Other ways that processing can change the chemical composition of feeds is by rendering nonnutritional compounds inert. Soybeans provide a great balance of plant-based amino acids in many horse feeds; however, they contain phytic acid that can complex, with certain minerals reducing their absorption. Heat processing inactivates the phytic acid so this isn’t an issue.

Beet Pulp and Other (Nutritious, Low-Starch) Byproducts

Byproducts of other processing techniques are often used as feed ingredients, for example beet pulp and wheat millrun. Often thought of as floor sweepings, wheat millrun or wheat mids aren’t sweepings at all. They’re the wheat grain parts left after flour production that have a far lower starch content than the original grain, while providing a rich source of key vitamins and a good amount of protein as well as calories.

Because owners have requested that the feed industry provide feeds with lower starch content but that still provide ample calories for performance, wheat millrun and mids have provided a great solution. Yet they are perhaps some of the most processed ingredients in horse feeds.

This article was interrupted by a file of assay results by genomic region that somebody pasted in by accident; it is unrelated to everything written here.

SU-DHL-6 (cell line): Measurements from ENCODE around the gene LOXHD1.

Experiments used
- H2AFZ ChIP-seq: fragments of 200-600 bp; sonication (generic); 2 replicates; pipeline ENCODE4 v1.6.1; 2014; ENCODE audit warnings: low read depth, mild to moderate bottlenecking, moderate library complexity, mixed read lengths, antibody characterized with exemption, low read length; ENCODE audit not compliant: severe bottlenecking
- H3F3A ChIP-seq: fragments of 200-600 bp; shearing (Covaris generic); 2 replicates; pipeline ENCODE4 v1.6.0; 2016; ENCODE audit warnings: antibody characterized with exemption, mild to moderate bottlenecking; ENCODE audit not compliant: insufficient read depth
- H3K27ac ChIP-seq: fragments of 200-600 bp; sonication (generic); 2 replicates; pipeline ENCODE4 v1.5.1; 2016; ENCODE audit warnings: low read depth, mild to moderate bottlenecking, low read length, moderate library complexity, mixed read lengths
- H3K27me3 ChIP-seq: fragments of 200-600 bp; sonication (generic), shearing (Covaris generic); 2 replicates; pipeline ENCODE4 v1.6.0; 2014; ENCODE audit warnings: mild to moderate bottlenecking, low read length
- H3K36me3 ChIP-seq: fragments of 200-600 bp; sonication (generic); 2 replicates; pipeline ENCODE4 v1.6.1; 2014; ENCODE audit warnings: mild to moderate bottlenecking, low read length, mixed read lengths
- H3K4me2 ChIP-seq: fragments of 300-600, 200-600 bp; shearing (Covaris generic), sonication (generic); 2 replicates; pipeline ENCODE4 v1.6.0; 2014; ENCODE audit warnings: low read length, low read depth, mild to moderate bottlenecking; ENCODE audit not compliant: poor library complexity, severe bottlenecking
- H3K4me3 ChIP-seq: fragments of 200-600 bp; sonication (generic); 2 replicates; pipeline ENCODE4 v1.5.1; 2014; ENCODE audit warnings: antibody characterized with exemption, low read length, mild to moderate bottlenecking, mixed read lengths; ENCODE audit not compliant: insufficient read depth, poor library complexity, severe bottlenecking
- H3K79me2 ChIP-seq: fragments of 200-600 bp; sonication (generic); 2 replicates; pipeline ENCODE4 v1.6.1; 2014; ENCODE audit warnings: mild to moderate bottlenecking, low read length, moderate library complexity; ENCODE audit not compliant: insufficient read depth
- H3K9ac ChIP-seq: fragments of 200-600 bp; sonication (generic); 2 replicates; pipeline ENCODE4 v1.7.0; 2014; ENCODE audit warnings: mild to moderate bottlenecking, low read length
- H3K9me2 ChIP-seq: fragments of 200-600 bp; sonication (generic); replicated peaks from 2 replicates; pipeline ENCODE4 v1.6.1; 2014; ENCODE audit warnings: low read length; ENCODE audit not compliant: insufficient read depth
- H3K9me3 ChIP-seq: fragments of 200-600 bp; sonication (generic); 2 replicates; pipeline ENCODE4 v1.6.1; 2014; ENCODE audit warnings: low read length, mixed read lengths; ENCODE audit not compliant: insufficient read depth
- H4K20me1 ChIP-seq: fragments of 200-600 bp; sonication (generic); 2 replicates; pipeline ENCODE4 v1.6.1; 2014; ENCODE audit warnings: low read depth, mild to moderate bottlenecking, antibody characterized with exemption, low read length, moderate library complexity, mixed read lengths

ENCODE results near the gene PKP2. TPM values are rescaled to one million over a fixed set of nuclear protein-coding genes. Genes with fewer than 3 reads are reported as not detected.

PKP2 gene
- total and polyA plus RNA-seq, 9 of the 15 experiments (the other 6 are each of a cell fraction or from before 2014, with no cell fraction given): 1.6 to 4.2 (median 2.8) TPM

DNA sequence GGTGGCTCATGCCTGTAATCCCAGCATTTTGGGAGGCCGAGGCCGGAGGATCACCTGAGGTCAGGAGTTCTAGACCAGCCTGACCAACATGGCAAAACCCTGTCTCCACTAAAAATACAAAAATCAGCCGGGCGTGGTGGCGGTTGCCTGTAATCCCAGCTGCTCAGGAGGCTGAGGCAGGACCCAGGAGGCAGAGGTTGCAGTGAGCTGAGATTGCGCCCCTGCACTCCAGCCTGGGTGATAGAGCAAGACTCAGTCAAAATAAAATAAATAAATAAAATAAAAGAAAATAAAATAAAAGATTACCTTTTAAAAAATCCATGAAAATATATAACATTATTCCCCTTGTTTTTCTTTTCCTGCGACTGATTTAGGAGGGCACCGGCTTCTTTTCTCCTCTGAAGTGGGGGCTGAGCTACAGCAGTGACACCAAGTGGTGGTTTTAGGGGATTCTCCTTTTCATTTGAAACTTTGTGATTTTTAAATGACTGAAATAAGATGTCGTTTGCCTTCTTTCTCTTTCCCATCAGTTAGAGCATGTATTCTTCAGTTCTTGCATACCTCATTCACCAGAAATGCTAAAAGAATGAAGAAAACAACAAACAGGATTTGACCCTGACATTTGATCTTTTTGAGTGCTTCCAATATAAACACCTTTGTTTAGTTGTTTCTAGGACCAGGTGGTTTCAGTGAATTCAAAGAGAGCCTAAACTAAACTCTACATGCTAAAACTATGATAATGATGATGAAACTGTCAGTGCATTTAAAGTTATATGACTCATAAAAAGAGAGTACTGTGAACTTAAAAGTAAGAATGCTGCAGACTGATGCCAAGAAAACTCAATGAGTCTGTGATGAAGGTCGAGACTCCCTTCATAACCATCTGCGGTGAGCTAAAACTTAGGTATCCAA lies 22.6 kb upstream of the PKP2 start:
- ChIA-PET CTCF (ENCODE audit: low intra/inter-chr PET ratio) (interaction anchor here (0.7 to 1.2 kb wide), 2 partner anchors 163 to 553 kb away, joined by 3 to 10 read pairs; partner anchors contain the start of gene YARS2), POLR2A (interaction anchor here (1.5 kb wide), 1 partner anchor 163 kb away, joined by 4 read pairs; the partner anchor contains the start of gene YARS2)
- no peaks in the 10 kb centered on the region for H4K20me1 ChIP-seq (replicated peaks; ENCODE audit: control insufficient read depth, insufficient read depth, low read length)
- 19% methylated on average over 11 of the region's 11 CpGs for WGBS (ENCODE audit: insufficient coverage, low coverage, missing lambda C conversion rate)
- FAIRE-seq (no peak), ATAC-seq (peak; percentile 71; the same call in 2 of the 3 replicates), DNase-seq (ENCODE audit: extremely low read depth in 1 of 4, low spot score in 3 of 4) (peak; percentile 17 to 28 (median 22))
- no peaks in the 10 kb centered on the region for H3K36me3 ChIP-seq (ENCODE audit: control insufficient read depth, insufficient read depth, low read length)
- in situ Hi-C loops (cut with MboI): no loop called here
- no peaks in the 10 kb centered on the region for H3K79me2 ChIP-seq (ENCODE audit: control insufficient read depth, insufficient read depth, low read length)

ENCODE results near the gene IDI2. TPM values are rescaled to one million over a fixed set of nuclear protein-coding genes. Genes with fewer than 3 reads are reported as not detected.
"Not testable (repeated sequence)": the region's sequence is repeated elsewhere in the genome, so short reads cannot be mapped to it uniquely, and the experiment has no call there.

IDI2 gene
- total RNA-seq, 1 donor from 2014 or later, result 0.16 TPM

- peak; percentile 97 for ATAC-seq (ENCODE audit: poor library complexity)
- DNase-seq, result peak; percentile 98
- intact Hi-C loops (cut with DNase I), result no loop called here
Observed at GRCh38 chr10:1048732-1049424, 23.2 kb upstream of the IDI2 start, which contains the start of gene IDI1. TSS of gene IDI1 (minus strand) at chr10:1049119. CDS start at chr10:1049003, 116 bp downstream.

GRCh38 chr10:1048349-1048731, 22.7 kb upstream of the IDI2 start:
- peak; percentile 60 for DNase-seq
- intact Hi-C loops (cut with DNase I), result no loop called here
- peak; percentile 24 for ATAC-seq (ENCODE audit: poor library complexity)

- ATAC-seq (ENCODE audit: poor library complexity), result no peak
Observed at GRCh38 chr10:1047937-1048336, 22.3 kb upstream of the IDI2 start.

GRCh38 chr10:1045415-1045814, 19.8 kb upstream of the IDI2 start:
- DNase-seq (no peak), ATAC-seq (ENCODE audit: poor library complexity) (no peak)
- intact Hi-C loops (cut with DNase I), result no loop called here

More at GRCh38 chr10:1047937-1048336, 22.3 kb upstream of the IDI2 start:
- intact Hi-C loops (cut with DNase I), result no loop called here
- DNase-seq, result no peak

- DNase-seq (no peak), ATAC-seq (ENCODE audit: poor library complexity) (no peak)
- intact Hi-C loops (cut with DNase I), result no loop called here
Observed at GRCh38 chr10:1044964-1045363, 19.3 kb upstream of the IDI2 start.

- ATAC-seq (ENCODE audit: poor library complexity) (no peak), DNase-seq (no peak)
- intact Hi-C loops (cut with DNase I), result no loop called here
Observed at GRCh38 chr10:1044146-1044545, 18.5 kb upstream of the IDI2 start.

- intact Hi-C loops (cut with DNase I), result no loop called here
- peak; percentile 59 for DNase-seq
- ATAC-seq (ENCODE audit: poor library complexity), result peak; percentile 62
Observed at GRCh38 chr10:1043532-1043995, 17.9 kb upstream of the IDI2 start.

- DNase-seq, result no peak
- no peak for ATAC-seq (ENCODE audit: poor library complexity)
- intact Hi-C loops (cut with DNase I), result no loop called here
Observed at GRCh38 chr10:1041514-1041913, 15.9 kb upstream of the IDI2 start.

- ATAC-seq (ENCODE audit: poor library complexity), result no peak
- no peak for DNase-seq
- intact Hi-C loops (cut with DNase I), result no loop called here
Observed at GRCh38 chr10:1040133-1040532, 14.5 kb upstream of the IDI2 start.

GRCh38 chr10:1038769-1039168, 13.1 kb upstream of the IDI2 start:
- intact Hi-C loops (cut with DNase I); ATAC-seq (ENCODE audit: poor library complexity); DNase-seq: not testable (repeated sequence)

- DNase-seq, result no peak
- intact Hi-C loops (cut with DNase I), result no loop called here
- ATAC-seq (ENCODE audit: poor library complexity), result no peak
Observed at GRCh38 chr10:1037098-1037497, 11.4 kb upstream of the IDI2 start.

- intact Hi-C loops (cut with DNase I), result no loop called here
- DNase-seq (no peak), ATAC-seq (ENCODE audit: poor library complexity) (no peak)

Certainly, there’s the risk that during processing some nutrients are negatively impacted, especially those that aren’t heat-stable. Manufacturers   might then need to add these nutrients back in other forms. However, in many cases feed processing can benefit your horse. Before deciding all forms of feed processing are detrimental consider the type of processing and the pros and cons for each before determining whether it is something that might be a benefit or detriment to your horse. I personally find that in most cases the processing benefits outweigh the cons.